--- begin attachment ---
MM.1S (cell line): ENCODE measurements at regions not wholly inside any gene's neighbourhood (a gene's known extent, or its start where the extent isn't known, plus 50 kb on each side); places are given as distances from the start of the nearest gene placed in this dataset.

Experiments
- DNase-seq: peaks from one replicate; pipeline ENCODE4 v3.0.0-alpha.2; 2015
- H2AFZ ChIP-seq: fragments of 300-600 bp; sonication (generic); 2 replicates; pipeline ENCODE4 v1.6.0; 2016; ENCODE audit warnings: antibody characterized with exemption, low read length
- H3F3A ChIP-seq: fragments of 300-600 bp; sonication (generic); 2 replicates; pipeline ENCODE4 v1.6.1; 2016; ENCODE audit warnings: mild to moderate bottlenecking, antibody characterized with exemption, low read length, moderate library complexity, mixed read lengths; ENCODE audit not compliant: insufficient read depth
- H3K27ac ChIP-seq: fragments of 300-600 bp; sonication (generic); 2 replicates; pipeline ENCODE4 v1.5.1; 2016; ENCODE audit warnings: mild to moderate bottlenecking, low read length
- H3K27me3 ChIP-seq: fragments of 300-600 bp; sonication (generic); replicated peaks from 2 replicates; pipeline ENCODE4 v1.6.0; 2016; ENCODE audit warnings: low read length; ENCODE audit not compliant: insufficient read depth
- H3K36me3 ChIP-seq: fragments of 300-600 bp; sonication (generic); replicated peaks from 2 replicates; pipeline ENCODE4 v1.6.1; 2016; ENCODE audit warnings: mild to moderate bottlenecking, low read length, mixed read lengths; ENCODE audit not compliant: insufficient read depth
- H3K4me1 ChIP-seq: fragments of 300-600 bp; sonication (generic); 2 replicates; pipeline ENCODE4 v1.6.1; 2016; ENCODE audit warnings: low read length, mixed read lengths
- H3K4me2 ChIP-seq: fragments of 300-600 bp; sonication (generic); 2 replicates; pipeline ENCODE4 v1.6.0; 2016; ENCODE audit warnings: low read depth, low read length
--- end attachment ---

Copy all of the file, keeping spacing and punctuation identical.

MM.1S (cell line): ENCODE measurements at regions not wholly inside any gene's neighbourhood (a gene's known extent, or its start where the extent isn't known, plus 50 kb on each side); places are given as distances from the start of the nearest gene placed in this dataset.

Experiments
- DNase-seq: peaks from one replicate; pipeline ENCODE4 v3.0.0-alpha.2; 2015
- H2AFZ ChIP-seq: fragments of 300-600 bp; sonication (generic); 2 replicates; pipeline ENCODE4 v1.6.0; 2016; ENCODE audit warnings: antibody characterized with exemption, low read length
- H3F3A ChIP-seq: fragments of 300-600 bp; sonication (generic); 2 replicates; pipeline ENCODE4 v1.6.1; 2016; ENCODE audit warnings: mild to moderate bottlenecking, antibody characterized with exemption, low read length, moderate library complexity, mixed read lengths; ENCODE audit not compliant: insufficient read depth
- H3K27ac ChIP-seq: fragments of 300-600 bp; sonication (generic); 2 replicates; pipeline ENCODE4 v1.5.1; 2016; ENCODE audit warnings: mild to moderate bottlenecking, low read length
- H3K27me3 ChIP-seq: fragments of 300-600 bp; sonication (generic); replicated peaks from 2 replicates; pipeline ENCODE4 v1.6.0; 2016; ENCODE audit warnings: low read length; ENCODE audit not compliant: insufficient read depth
- H3K36me3 ChIP-seq: fragments of 300-600 bp; sonication (generic); replicated peaks from 2 replicates; pipeline ENCODE4 v1.6.1; 2016; ENCODE audit warnings: mild to moderate bottlenecking, low read length, mixed read lengths; ENCODE audit not compliant: insufficient read depth
- H3K4me1 ChIP-seq: fragments of 300-600 bp; sonication (generic); 2 replicates; pipeline ENCODE4 v1.6.1; 2016; ENCODE audit warnings: low read length, mixed read lengths
- H3K4me2 ChIP-seq: fragments of 300-600 bp; sonication (generic); 2 replicates; pipeline ENCODE4 v1.6.0; 2016; ENCODE audit warnings: low read depth, low read length